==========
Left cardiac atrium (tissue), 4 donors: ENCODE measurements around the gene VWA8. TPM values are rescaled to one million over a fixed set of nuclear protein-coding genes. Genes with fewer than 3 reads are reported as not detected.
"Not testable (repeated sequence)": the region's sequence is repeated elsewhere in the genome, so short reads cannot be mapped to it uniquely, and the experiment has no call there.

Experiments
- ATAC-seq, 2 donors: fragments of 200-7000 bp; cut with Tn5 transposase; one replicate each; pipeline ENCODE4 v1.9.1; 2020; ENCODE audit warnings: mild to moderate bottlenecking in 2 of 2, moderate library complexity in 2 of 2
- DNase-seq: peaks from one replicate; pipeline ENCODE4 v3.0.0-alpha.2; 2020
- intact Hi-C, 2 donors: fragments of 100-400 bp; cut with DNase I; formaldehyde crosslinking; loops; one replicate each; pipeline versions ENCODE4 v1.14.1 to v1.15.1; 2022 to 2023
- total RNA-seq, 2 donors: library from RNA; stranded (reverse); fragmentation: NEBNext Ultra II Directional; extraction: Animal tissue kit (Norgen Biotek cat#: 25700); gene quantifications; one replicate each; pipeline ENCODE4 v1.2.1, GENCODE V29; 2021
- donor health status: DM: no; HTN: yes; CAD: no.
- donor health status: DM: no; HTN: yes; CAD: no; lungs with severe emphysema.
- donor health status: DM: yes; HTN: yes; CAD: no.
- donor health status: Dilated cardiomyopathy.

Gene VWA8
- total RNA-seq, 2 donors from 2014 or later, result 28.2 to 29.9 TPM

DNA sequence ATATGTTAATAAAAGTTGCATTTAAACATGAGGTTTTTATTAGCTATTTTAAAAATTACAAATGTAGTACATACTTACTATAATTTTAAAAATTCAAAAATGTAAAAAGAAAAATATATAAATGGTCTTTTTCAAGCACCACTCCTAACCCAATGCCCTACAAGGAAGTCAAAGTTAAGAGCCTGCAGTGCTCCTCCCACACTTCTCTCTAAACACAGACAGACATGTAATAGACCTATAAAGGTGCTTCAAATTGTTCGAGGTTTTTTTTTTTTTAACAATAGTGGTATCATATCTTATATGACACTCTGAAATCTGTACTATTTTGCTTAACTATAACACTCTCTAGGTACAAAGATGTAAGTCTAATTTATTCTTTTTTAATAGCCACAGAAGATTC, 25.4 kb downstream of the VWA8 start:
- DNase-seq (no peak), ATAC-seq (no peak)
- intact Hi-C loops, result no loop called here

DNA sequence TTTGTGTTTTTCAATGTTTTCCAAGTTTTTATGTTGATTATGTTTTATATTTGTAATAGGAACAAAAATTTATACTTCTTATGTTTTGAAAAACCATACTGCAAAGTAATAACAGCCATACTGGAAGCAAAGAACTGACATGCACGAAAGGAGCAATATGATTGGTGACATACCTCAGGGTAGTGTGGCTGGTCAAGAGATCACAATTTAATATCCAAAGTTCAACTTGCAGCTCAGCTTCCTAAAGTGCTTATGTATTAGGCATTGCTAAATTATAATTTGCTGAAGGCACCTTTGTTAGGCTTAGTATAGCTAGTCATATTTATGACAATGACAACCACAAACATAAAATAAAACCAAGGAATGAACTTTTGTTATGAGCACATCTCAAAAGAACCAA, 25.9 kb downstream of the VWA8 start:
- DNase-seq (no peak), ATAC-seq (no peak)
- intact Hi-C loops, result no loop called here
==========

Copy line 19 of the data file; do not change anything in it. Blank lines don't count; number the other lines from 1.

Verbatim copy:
- intact Hi-C loops, result no loop called here